In the debut episode of the E-commerce Content Creation Podcast, American Apparel and Levi’s veteran Adam Parker joins host Daniel Jester to discuss key performance indicators (KPIs) in the studio world. Parker, now with Creative Force as Senior Customer Success & Studio Operations Specialist, delves into his new “KPIs, Reporting, and Dashboards for E-commerce Photo Studios”
Senior Customer Success & Studio Operations Specialist
Want to listen to the full chat? Stream the episode on the web or on Apple Podcasts, Spotify, or Amazon Music. But read on to get a few main points Adam and Daniel made on using KPIs effectively in your studio.
No Stats for Stats’ Sake
In the age of towering tech stacks and advanced analytics, there’s no shortage of metrics you can use to measure your studio’s performance. But that’s not a case for setting as many KPIs as possible, Adam says. Instead of succumbing to stat overload or using a metric just because other studios do, establish goals specific to your studio and support those goals with only relevant KPIs.
“Different studios are going to have different goals,” Adam says. “Some may be trying to produce highly branded editorial content and may be fine with shooting eight shots in a day, so long as it looks incredibly pretty. Others may want to shoot 150 items in a day.”
Establish goals specific to your studio and support those goals with only relevant KPIsAdam Parker
Push KPIs Your Team Can Act On
Again, it’s not just about having goals—it’s about having specific ones that are actionable, not just nebulous leadership-speak directives.
“Leadership likes to have goals like ‘improve operational efficiency,’” Adam says. “OK, what does that look like in the real world?” That’s why Adam contends for translating leadership goals into studio ones.
“‘Improve operational efficiency.’ Your marketing department hands you that on your yearly report; now this is what you’re supposed to do. How do you measure that? I’d start by making a more specific studio goal that ladders up into that leadership goal.” Adam suggests measuring the percentage of total projects delivered on or before their deadline. “It gets kind of dry, but that’s where we get into talking about things that can actually be measured,” Adam says.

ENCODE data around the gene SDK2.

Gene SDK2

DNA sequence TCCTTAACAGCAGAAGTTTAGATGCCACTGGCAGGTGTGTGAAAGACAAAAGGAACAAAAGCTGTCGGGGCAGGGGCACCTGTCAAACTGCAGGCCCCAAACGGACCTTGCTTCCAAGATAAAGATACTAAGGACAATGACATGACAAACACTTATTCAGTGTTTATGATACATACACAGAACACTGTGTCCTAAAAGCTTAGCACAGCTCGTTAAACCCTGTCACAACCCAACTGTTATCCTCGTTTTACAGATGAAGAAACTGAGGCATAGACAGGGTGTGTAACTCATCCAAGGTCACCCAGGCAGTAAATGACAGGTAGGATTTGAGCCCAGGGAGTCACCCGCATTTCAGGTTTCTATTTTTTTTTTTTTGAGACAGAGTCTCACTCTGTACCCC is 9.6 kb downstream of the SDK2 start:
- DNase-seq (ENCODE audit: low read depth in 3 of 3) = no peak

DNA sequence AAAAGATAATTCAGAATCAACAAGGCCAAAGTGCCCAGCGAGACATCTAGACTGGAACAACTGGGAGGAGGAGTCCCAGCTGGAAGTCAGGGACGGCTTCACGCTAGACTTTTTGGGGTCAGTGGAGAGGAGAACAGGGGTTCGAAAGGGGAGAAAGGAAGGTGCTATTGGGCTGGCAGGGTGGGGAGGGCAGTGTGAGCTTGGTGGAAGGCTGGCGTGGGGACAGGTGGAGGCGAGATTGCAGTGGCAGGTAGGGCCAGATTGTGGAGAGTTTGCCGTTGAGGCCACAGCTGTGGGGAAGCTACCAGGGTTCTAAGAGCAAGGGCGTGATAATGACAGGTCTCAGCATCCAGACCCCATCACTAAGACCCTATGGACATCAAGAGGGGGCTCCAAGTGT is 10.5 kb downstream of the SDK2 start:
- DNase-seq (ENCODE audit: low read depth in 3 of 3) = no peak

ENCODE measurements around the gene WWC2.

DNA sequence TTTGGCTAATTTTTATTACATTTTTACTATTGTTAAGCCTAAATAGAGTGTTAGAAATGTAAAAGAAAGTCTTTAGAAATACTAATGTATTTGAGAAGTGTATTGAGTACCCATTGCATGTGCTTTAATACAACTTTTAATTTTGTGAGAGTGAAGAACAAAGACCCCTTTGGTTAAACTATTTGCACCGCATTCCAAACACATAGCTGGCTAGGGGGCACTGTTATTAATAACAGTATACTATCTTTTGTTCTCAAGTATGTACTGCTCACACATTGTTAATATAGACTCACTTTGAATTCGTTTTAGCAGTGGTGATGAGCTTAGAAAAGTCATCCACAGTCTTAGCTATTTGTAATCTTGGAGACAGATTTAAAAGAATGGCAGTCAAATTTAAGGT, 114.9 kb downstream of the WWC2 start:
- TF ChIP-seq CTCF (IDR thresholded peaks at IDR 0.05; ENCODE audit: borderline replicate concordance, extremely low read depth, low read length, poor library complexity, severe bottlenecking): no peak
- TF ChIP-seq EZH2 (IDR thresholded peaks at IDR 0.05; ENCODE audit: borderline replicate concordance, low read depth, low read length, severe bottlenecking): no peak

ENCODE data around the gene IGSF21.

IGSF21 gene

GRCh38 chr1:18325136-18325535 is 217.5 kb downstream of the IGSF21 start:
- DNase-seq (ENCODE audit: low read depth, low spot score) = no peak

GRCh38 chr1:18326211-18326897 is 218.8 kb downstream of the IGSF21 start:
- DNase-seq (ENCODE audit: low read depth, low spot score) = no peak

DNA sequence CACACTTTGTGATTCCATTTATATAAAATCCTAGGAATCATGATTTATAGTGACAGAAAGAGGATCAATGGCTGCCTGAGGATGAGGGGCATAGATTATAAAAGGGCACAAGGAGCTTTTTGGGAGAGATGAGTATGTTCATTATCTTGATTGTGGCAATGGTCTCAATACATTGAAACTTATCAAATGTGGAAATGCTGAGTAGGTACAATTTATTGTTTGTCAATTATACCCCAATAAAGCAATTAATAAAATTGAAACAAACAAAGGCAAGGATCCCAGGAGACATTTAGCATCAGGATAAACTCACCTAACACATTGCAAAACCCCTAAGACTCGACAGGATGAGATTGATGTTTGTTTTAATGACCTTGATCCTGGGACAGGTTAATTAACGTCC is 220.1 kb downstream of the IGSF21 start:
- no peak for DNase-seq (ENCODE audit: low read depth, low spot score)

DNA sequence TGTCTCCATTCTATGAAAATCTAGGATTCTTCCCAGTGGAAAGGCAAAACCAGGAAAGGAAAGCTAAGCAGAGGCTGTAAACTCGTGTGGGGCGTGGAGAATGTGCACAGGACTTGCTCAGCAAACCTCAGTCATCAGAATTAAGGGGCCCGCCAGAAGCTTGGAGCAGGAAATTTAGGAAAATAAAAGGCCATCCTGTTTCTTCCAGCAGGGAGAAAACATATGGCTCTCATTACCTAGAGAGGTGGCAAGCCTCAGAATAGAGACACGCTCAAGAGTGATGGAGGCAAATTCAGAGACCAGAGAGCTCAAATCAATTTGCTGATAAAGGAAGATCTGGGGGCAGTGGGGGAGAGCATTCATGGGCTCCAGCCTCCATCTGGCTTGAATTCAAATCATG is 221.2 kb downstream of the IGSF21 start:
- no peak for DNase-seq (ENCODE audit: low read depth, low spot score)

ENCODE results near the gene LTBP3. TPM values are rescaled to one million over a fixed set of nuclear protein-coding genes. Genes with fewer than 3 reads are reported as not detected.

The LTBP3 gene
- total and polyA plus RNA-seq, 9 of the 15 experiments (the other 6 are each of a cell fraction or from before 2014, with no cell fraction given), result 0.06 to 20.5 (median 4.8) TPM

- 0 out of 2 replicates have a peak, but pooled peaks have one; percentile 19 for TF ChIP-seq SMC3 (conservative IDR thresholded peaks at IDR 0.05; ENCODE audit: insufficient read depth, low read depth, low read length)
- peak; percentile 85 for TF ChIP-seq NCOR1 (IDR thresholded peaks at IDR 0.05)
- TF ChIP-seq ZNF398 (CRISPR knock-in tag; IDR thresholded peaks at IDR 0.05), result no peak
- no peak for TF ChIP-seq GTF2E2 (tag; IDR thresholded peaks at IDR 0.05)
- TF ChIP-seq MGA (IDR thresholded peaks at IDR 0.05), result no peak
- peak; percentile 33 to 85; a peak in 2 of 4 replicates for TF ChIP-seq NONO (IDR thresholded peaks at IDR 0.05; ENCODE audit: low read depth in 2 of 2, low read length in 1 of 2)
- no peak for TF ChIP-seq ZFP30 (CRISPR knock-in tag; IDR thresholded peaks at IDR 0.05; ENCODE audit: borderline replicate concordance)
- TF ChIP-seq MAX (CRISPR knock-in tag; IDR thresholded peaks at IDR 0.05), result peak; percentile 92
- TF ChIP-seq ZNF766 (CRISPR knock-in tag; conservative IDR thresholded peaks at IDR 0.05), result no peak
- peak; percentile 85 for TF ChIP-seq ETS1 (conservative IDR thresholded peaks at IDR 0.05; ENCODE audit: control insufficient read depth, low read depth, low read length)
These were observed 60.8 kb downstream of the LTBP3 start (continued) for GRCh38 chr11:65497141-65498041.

Don’t Club People with Your Fancy Math
One of the KPI dangers Daniel and Adam bemoaned is when studio leaders or higher-ups bring in metrics as a way to control or scare team members. “We have to take a great deal of care to make sure we’re not creating a culture of fear,” Daniel says.
Want to make sure you’re not a number-crunching, soul-crushing fearmonger weaponing KPIs against your team? Start by making sure there’s a clear message about the relationship between quality and quantity in your studio’s throughput and in employee expectations. Daniel lamented the studio where quantity is preached through emphasized KPIs, but then performance reviews take an abrupt turn toward quality-first concerns.
Adam agreed, saying that, while productivity always matters, “there needs to be a quality metric as well—something that’s going to engage [employees] creatively and excite them creatively. Or you’re going to become a place that’s burning through people, and no one wants to work there.”
While productivity always matters, there needs to be a quality metric as well—something that’s going to engage [employees] creatively and excite them creativelyAdam Parker
To get the full discussion, including Daniel and Adam’s take on teamwide pizza parties, studio team versus web team squabbles, and Adam’s favorite KPI, stream the episode online or on Spotify, Apple Podcasts, or Amazon Music.
And check out the comprehensive guide Adam has written that he wishes someone had given to him while he was managing the in-house photo studio at Levi’s:“KPIs, Reporting, and Dashboards for E-commerce Photo Studios”